The dairy co-operative, which is the world’s biggest dairy exporter and New Zealand’s largest company, has suspended shipments to Russia but continues to operate its entities in the country at this stage, said Fonterra’s director of global sustainability, stakeholder affairs and trade, Simon Tucker.
Fonterra has seven staff based in Moscow and another 35 at the Unifood joint venture it operates with its Russian distributor Foodline in St Petersburg. The safety of its people is Fonterra’s top priority, Tucker said.
“I can only imagine they are busy trying to work out how to extract themselves from Russia,” said Federated Farmers president Andrew Hoggard, who is a dairy farmer and a Fonterra shareholder.
“It’s going to be pretty pointless having any business in Russia because they are basically going to become a pariah state – what money we do have tied up there now is probably lost. There’s not much point of having either operating.”
Russia’s invasion of Ukraine has prompted an exodus of about 300 Western companies from the country, according to Yale University professor Jeffrey Sonnenfeld. Companies have cited sanctions, logistical disruptions and concerns about the safety of staff as reasons for pulling out and staying there is also a reputational risk. Russia’s economy ministry has warned it may nationalise foreign companies that exit.
Hoggard said it seemed there was no point in Fonterra continuing to operate in Russia, as the economy was going to collapse and the co-operative should wind down its operations, rescue what it could, and extract itself from the country.
For Fonterra shareholders, the Russian investment was not large, he said, describing it as “chicken feed” compared to the amount of money the co-operative had lost through its investments in China.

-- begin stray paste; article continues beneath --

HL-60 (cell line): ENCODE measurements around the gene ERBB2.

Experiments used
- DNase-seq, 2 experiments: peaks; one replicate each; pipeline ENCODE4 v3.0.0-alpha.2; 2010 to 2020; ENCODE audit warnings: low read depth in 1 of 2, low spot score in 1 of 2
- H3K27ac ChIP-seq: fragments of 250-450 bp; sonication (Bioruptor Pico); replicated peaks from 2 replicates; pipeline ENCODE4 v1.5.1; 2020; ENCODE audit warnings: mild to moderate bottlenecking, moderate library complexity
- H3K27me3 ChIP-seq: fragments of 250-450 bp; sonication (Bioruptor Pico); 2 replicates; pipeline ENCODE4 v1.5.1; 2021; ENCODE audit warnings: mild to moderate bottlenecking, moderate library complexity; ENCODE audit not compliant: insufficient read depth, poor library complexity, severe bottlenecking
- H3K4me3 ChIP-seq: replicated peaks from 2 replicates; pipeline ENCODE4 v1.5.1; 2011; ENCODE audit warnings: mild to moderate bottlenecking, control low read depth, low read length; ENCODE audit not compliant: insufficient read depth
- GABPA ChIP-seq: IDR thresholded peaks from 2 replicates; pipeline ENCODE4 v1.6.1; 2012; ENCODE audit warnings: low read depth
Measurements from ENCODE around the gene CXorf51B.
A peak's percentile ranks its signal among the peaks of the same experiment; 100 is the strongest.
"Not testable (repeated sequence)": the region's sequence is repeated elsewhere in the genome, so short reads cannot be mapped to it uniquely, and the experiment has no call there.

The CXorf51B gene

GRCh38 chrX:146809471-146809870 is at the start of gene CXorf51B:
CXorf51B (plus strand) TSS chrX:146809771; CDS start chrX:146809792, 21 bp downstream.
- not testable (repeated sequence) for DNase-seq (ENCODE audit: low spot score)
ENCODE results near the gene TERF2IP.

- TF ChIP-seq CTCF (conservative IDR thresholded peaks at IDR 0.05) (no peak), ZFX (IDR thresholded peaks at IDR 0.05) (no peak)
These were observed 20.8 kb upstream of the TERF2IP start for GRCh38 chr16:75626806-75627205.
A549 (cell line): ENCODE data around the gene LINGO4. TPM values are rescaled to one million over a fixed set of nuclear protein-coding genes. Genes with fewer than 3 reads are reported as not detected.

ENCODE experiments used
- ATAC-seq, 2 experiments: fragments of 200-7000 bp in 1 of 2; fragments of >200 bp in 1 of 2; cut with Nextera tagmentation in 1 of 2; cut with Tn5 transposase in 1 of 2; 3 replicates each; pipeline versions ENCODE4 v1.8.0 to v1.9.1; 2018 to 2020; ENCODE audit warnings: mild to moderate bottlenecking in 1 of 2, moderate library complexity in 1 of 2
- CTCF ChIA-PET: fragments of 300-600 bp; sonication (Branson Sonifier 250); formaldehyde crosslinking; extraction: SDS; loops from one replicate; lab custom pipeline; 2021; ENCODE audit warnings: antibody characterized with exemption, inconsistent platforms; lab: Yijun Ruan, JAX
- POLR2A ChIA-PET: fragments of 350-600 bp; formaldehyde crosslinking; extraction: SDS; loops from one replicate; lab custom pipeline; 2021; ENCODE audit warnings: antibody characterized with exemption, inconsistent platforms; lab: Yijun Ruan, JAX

“Most people would realise the reality of the situation that even if they wanted to try and stay there, they’re cut off from international banking and even if the business were in some magical way going to make money, there’s no way of getting any money back to New Zealand. The economy is collapsing,” he said.
“It’s one of those situations where, you know, you have good investments, and then you’ve got investments you have just got to walk way from, and this is probably going to be one of those ‘walk away from’ jobs.”
Sanctions against Russia were likely to ramp up, causing further damage to the country’s economy and it could be down in the dumps for a decade or more, he said.
“It is kind of a case of just washing your hands of it really.”
On personal level, Hoggard said he agreed with the world’s move to cut off Russia to make everyone in the country understand that its actions in Ukraine were unacceptable.
“If they want to be part of this planet, they need to get rid of the little d…head of a dictator of theirs,” he said, referring to Russian President Vladimir Putin.
Still, Hoggard didn’t blame Fonterra for entering the Russian market, noting there was only a small part of the world open for New Zealand to trade with and Russia had a large population who were big consumers of dairy products.
Fonterra declined to comment on the value of its investment in Russia, whether its employees remained in Russia and if they were safe, and whether there was a risk that Unifood could be nationalised.
The company did not answer questions on whether it had any employees or operations in Ukraine, or exported to the country, or whether it was sending any food aid to Ukraine or to the Ukrainian people impacted by the war.
Fonterra’s Tucker has said that the company’s businesses in Russia do not supply sanctioned individuals or entities, including Russian military or security forces.